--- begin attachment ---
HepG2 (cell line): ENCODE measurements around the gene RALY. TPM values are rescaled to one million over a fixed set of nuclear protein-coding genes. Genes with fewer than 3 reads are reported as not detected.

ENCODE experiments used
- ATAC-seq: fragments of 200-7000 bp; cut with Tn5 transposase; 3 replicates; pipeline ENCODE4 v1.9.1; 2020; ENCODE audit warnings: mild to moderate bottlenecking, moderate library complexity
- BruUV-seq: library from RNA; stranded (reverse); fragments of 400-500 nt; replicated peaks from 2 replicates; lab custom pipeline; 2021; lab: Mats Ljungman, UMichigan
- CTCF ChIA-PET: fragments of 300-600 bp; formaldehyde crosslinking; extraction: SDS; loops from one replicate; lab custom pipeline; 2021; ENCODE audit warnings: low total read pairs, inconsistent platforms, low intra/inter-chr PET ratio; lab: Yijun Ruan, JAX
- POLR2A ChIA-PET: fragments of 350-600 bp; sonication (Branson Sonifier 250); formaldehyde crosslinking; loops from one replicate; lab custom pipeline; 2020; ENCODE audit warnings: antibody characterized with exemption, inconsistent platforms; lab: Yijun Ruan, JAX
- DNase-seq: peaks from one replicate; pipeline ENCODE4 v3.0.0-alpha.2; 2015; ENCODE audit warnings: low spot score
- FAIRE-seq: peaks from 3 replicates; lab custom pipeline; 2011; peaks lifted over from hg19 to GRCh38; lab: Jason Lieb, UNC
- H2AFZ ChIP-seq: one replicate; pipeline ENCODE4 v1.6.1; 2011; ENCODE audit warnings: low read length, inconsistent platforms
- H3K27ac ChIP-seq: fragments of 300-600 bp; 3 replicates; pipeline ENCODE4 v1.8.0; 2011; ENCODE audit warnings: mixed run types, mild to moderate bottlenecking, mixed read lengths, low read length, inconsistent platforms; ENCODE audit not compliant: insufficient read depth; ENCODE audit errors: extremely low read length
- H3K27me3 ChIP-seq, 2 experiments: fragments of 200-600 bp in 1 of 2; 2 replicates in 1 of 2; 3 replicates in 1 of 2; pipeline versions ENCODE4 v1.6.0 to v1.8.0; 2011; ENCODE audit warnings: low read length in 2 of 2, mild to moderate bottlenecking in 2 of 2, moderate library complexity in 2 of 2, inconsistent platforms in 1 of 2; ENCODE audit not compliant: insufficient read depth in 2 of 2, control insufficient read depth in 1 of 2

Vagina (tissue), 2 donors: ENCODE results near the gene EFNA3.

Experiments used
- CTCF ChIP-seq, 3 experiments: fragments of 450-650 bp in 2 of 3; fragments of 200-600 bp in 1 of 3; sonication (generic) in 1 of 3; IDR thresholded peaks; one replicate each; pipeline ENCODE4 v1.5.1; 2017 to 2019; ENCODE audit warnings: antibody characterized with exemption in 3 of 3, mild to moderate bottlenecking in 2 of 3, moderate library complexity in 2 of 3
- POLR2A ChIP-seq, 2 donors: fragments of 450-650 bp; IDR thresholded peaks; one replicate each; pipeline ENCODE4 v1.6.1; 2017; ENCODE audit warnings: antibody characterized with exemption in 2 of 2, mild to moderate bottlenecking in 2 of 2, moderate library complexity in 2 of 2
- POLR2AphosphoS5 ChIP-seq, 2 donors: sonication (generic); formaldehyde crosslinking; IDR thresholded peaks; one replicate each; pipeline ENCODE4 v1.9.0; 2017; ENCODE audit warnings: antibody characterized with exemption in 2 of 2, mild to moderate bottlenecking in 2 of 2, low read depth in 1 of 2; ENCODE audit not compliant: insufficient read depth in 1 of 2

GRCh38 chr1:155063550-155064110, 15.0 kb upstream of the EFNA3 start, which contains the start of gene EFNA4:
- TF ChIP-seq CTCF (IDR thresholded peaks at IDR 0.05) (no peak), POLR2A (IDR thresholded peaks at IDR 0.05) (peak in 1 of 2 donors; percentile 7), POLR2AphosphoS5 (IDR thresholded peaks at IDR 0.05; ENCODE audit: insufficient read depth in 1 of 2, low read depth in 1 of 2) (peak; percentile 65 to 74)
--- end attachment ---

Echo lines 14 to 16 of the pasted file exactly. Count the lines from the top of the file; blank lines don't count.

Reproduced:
- CTCF ChIP-seq, 3 experiments: fragments of 450-650 bp in 2 of 3; fragments of 200-600 bp in 1 of 3; sonication (generic) in 1 of 3; IDR thresholded peaks; one replicate each; pipeline ENCODE4 v1.5.1; 2017 to 2019; ENCODE audit warnings: antibody characterized with exemption in 3 of 3, mild to moderate bottlenecking in 2 of 3, moderate library complexity in 2 of 3
- POLR2A ChIP-seq, 2 donors: fragments of 450-650 bp; IDR thresholded peaks; one replicate each; pipeline ENCODE4 v1.6.1; 2017; ENCODE audit warnings: antibody characterized with exemption in 2 of 2, mild to moderate bottlenecking in 2 of 2, moderate library complexity in 2 of 2
- POLR2AphosphoS5 ChIP-seq, 2 donors: sonication (generic); formaldehyde crosslinking; IDR thresholded peaks; one replicate each; pipeline ENCODE4 v1.9.0; 2017; ENCODE audit warnings: antibody characterized with exemption in 2 of 2, mild to moderate bottlenecking in 2 of 2, low read depth in 1 of 2; ENCODE audit not compliant: insufficient read depth in 1 of 2